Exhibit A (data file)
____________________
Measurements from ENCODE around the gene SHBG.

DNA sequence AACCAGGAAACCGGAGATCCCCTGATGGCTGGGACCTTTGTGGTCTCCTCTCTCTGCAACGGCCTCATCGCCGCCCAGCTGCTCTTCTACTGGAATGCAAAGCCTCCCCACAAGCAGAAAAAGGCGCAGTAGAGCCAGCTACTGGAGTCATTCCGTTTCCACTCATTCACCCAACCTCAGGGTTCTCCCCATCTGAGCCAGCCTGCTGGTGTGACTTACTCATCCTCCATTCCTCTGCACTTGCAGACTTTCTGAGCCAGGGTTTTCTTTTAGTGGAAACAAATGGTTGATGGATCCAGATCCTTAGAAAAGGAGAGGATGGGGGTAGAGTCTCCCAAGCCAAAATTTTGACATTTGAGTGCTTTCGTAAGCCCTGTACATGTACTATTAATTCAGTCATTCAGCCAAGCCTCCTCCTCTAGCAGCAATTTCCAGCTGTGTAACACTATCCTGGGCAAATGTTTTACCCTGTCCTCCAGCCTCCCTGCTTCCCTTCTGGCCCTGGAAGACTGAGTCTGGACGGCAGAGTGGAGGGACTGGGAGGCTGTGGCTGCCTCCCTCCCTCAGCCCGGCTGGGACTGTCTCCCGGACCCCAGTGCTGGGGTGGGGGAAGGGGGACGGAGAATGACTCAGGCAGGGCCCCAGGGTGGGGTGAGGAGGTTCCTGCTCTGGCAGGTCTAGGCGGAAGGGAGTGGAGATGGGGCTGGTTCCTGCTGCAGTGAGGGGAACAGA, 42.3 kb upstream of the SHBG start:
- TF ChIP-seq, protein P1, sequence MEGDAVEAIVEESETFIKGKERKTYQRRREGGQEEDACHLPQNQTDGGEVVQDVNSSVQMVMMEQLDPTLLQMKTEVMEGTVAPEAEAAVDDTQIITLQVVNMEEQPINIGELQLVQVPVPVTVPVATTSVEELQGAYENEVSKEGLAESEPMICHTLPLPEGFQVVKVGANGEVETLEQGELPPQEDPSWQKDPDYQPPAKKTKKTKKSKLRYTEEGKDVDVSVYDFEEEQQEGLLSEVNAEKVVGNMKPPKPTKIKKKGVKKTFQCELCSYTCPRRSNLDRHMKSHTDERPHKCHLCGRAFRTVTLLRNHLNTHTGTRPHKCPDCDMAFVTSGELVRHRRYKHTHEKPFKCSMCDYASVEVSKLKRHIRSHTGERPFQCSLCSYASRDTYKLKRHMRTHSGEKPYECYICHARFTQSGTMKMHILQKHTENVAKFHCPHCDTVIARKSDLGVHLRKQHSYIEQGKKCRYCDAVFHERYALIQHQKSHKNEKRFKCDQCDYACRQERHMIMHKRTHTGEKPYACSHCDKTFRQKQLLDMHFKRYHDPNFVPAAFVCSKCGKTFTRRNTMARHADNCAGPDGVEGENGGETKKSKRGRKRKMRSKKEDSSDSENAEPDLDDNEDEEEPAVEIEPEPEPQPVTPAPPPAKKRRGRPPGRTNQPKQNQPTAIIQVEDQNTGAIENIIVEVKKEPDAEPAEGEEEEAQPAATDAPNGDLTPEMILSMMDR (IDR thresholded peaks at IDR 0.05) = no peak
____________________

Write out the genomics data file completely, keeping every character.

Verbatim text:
Measurements from ENCODE around the gene SHBG.

DNA sequence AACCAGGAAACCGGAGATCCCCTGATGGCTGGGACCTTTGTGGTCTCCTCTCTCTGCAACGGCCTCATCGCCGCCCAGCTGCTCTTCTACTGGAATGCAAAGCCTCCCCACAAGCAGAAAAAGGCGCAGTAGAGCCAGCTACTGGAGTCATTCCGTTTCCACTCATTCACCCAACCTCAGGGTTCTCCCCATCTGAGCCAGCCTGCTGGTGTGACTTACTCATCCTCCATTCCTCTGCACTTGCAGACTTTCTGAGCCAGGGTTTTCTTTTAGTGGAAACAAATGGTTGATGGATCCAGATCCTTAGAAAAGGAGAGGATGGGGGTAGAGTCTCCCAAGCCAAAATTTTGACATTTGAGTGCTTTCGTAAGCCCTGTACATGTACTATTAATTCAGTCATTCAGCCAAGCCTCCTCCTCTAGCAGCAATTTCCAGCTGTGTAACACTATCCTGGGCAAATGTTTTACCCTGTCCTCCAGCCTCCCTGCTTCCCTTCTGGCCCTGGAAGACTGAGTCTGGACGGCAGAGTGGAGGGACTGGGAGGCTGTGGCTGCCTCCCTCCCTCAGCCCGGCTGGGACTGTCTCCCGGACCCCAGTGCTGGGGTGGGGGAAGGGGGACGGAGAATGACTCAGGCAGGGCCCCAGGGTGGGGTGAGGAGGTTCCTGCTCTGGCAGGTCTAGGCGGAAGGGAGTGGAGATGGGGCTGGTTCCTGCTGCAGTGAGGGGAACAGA, 42.3 kb upstream of the SHBG start:
- TF ChIP-seq, protein P1, sequence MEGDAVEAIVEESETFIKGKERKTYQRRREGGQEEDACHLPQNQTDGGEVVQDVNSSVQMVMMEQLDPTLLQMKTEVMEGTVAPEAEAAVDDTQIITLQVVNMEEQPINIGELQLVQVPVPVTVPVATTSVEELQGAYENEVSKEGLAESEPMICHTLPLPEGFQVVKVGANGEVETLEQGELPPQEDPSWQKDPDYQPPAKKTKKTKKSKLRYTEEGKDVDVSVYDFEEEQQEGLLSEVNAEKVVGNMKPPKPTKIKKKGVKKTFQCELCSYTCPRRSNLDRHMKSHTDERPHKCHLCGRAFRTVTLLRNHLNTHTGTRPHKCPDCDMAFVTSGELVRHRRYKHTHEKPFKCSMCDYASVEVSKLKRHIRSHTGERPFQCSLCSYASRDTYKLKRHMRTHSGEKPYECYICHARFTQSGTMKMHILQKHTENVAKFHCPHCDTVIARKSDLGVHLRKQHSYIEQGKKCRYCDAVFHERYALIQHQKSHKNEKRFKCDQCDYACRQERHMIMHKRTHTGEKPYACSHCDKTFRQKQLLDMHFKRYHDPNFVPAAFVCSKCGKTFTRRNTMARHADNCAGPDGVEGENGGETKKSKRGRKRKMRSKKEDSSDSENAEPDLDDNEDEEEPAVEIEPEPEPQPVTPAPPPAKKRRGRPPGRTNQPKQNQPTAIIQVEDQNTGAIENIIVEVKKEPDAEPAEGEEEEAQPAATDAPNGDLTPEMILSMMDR (IDR thresholded peaks at IDR 0.05) = no peak